Proposes a 500 million instrument to promote joint purchases

The President of the European Commission, Ursula von der Leyen, has asked this Wednesday to “maintain the momentum” in terms of military spending, after the intention expressed by the Member States to spend more on Defense in the face of the war in Ukraine, as well as to invest more in a coordinated way, encouraging joint purchases.

“We must maintain the momentum. We must ensure that the money is spent in a coordinated manner and that it addresses our gaps,” said the German conservative in a statement on the initiative presented by the Community Executive this Wednesday to promote joint purchases in Defense.

For Brussels, the war in Ukraine has revealed “the effects of years of insufficient defense spending” and after “a lost decade” in military investments, Von der Leyen has asked to consolidate the new trend.

“We ask to increase joint purchases because it is better operationally for the Armed Forces, financially and industrially. And it strengthens our extensive network of innovative SMEs”, defended the president of the Commission, advancing that her Executive will present an instrument to carry out joint purchases, which which, together with the exemption from paying VAT, will seek to raise the level of joint military purchases and investments, which has fallen in recent years.

At the heart of the matter is that joint military purchases and investments have been declining since 2016 and far from the goal of spending 35 percent jointly. Brussels estimates that in 2020 only 11 percent of defense spending was channeled into joint projects.

The analysis of the European Commission is that, despite having a competitive defense sector, there are gaps and there is a problem of fragmentation. Regarding military resources, Brussels sets as priorities for the EU to replenish material reserves, replace defensive systems from the Soviet era and reinforce air and missile defense systems.

For this, the Community Executive proposes a new instrument endowed with 500 million to encourage joint purchases. The conditions for using it are that the purchase includes at least three Member States and the acquisitions contribute to strengthening defense capabilities and European industry.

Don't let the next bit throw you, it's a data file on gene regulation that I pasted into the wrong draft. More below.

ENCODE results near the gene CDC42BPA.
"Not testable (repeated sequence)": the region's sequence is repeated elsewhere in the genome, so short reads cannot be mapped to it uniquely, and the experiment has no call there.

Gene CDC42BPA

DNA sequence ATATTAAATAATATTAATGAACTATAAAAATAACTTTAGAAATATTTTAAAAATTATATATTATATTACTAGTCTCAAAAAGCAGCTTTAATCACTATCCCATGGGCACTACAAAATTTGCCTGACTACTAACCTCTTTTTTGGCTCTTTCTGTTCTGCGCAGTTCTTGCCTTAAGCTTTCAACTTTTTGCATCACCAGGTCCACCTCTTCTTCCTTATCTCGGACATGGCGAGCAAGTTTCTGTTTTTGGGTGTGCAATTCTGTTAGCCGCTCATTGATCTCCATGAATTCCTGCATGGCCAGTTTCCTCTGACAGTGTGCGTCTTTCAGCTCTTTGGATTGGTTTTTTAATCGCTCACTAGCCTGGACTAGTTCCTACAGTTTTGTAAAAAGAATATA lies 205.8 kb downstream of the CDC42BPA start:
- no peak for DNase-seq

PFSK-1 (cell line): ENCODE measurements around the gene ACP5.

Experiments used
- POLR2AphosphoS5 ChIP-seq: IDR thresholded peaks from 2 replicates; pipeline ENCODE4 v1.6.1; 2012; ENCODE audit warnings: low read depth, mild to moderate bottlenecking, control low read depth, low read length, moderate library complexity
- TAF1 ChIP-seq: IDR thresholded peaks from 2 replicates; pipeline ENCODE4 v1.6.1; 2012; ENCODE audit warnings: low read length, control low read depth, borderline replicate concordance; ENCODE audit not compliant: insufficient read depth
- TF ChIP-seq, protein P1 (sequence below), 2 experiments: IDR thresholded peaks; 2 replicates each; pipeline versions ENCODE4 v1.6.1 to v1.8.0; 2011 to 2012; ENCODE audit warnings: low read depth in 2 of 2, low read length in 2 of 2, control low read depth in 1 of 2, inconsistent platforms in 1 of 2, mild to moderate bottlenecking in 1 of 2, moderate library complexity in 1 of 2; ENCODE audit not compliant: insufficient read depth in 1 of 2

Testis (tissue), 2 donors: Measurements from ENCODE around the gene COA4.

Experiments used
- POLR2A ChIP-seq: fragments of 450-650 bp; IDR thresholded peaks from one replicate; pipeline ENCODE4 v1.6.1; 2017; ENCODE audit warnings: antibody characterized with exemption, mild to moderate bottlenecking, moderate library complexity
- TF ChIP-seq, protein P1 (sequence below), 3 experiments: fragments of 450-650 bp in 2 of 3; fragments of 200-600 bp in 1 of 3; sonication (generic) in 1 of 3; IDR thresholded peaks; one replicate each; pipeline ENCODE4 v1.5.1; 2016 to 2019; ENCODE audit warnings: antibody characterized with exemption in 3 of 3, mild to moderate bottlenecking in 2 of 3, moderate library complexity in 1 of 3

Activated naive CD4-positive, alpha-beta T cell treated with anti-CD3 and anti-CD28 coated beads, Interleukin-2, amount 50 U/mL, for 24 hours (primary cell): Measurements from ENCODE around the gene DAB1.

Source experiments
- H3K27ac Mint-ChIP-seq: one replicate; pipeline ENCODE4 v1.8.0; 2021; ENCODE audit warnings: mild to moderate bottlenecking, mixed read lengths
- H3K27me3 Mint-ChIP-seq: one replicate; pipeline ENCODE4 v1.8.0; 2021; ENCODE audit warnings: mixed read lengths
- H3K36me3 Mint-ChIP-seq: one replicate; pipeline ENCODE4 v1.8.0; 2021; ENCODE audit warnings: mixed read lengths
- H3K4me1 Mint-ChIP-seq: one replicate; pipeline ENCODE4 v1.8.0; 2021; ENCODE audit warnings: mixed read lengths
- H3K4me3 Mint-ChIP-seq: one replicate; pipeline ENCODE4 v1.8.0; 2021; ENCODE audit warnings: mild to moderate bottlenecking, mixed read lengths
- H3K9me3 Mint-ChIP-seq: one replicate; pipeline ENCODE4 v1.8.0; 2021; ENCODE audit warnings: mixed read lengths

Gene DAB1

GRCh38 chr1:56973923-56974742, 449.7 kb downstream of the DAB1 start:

These funds come from the European budget, community sources have reported, emphasizing that they comply with the treaties, cited as an obstacle to investing common funds in military spending.

The idea is that Member States not only increase military spending, but also invest better and more efficiently to close the gaps that exist in European Defense. The European Executive seeks, through more joint purchases, to avoid fragmentation and duplication between Member States in terms of Defense.

Brussels intends to immediately adopt this initiative to help member states fill the most urgent gaps in a collaborative way. Community sources point to its use to fill the reserves of military material, such as ammunition, after the important shipments made to Ukraine to repel Russian aggression.

With this instrument and the establishment of a working group to coordinate joint purchases, the Commission wants to offer short-term initiatives with the idea of ​​establishing a permanent framework later in 2022, in such a way that this way of spending on Defense is consolidated .

These proposals follow the line set by the leaders of the Twenty-seven who, at the summit held in Versailles, a few weeks after the Russian invasion, agreed to “substantially” increase military spending to face the new security reality with the war in Eastern Europe.

The reaction of the European Union to the crisis in Ukraine has “consecrated the birth of European defense”, as the President of the Council, Charles Michel, proclaimed at the time, but with the need to identify areas of action and investment to promote its development.

In the community capital they calculate that the EU countries have increased military spending by 20 percent since 1999, a figure that pales in comparison with the investment of the United States, which spent 66 percent more in this period or Russia, 292 percent, and China, 592 percent.